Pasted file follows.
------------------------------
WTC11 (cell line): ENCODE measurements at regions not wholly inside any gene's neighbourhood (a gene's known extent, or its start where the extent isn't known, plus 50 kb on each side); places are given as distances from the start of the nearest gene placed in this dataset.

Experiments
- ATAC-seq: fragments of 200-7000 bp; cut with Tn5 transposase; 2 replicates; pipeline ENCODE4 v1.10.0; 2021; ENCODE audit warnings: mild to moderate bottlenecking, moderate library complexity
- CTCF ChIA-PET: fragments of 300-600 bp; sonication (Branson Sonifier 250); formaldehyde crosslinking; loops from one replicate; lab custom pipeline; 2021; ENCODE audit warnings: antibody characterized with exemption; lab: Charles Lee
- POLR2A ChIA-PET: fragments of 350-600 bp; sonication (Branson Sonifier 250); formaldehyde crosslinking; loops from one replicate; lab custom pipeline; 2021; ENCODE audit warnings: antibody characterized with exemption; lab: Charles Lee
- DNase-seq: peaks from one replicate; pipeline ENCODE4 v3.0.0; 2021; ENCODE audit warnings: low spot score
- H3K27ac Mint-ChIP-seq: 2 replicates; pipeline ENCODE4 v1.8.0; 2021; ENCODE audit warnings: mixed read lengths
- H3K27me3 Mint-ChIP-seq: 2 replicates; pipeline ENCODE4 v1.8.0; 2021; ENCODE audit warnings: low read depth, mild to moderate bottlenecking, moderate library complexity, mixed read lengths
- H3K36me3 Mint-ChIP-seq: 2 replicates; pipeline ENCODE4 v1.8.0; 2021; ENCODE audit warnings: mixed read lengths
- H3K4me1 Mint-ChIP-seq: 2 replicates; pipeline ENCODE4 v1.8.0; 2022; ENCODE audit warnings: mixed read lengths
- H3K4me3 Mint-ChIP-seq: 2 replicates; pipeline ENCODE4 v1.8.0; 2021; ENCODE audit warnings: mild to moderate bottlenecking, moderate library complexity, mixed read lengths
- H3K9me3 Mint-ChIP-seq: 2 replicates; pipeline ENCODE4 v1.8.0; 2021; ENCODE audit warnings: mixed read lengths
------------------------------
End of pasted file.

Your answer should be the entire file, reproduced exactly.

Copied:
WTC11 (cell line): ENCODE measurements at regions not wholly inside any gene's neighbourhood (a gene's known extent, or its start where the extent isn't known, plus 50 kb on each side); places are given as distances from the start of the nearest gene placed in this dataset.

Experiments
- ATAC-seq: fragments of 200-7000 bp; cut with Tn5 transposase; 2 replicates; pipeline ENCODE4 v1.10.0; 2021; ENCODE audit warnings: mild to moderate bottlenecking, moderate library complexity
- CTCF ChIA-PET: fragments of 300-600 bp; sonication (Branson Sonifier 250); formaldehyde crosslinking; loops from one replicate; lab custom pipeline; 2021; ENCODE audit warnings: antibody characterized with exemption; lab: Charles Lee
- POLR2A ChIA-PET: fragments of 350-600 bp; sonication (Branson Sonifier 250); formaldehyde crosslinking; loops from one replicate; lab custom pipeline; 2021; ENCODE audit warnings: antibody characterized with exemption; lab: Charles Lee
- DNase-seq: peaks from one replicate; pipeline ENCODE4 v3.0.0; 2021; ENCODE audit warnings: low spot score
- H3K27ac Mint-ChIP-seq: 2 replicates; pipeline ENCODE4 v1.8.0; 2021; ENCODE audit warnings: mixed read lengths
- H3K27me3 Mint-ChIP-seq: 2 replicates; pipeline ENCODE4 v1.8.0; 2021; ENCODE audit warnings: low read depth, mild to moderate bottlenecking, moderate library complexity, mixed read lengths
- H3K36me3 Mint-ChIP-seq: 2 replicates; pipeline ENCODE4 v1.8.0; 2021; ENCODE audit warnings: mixed read lengths
- H3K4me1 Mint-ChIP-seq: 2 replicates; pipeline ENCODE4 v1.8.0; 2022; ENCODE audit warnings: mixed read lengths
- H3K4me3 Mint-ChIP-seq: 2 replicates; pipeline ENCODE4 v1.8.0; 2021; ENCODE audit warnings: mild to moderate bottlenecking, moderate library complexity, mixed read lengths
- H3K9me3 Mint-ChIP-seq: 2 replicates; pipeline ENCODE4 v1.8.0; 2021; ENCODE audit warnings: mixed read lengths